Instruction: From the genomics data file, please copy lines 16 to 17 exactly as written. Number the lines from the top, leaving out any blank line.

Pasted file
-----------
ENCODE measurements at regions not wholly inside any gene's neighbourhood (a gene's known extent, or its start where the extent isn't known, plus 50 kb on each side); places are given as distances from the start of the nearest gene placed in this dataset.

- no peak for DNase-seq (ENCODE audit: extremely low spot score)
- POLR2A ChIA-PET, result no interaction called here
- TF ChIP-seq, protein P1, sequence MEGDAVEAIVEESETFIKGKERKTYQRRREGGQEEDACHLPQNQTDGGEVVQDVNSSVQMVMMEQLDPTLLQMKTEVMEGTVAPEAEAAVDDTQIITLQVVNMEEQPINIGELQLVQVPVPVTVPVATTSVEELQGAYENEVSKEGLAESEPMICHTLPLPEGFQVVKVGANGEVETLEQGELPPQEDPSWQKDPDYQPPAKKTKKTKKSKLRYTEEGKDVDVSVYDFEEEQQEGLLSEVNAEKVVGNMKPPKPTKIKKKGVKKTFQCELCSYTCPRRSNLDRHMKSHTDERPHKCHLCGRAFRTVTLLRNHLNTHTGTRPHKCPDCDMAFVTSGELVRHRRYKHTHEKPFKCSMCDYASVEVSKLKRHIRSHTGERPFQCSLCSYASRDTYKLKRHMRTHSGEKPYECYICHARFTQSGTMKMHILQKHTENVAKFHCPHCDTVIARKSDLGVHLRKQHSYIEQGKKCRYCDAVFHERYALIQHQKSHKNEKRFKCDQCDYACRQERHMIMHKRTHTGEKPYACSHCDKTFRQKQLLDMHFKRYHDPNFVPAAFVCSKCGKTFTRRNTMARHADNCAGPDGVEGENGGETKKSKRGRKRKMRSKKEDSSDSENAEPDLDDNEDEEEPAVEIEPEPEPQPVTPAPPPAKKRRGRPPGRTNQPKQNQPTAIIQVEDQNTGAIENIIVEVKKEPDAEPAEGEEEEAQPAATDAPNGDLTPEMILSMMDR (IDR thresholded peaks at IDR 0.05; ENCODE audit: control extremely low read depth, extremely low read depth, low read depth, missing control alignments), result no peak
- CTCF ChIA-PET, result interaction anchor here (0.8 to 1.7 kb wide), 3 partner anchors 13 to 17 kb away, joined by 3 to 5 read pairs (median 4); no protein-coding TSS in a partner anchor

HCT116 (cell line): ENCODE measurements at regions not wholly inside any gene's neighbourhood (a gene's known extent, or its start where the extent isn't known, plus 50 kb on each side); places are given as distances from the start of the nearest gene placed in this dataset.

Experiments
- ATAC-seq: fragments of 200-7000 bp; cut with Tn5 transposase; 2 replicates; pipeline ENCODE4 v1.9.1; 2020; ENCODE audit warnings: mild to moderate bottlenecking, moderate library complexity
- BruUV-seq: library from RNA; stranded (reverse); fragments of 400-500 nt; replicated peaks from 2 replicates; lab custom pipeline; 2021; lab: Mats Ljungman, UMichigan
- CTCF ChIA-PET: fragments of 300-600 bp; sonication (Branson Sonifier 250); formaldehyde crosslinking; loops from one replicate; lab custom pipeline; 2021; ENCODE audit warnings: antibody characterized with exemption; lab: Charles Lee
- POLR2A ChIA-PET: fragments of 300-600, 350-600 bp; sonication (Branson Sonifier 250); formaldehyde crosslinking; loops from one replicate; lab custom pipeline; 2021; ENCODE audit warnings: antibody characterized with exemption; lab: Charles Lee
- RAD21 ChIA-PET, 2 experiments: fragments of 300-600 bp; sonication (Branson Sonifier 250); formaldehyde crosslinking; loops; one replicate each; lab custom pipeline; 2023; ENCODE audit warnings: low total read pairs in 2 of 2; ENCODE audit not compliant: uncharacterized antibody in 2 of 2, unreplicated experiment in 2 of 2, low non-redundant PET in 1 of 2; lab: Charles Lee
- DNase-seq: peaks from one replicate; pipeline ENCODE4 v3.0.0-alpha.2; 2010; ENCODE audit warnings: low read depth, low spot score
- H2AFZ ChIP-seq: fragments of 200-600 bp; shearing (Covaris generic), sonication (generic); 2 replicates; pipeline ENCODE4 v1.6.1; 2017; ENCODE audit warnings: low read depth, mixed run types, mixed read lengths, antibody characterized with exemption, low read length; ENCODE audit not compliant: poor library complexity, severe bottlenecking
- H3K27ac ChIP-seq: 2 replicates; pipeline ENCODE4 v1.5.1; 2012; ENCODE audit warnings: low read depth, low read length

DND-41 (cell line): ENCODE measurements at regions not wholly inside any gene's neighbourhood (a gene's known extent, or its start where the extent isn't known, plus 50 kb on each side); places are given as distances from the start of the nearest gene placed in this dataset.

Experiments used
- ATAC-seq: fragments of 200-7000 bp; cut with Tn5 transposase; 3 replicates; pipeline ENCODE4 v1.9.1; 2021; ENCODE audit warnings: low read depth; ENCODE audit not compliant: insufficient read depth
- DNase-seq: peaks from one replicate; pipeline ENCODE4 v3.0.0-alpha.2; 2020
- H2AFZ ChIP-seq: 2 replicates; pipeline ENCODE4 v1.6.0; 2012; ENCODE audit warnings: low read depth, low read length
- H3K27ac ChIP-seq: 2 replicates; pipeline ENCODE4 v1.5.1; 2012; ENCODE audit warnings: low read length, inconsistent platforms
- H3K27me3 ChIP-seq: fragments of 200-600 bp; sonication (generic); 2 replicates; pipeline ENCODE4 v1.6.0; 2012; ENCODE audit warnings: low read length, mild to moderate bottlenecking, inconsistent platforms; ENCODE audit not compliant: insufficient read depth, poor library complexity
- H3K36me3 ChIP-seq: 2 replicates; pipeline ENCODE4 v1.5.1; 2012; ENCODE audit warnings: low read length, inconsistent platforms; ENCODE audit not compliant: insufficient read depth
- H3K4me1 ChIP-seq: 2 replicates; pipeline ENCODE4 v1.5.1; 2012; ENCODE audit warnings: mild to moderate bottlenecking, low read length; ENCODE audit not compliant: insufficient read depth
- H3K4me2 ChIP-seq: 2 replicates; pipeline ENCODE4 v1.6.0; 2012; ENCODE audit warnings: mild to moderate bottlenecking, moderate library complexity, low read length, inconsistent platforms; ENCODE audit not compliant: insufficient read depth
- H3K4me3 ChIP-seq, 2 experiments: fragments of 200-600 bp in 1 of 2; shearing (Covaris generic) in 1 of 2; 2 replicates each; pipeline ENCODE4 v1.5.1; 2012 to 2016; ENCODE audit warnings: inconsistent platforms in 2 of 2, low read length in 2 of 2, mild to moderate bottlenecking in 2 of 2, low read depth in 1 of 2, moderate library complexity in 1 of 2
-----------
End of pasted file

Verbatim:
DND-41 (cell line): ENCODE measurements at regions not wholly inside any gene's neighbourhood (a gene's known extent, or its start where the extent isn't known, plus 50 kb on each side); places are given as distances from the start of the nearest gene placed in this dataset.

Experiments used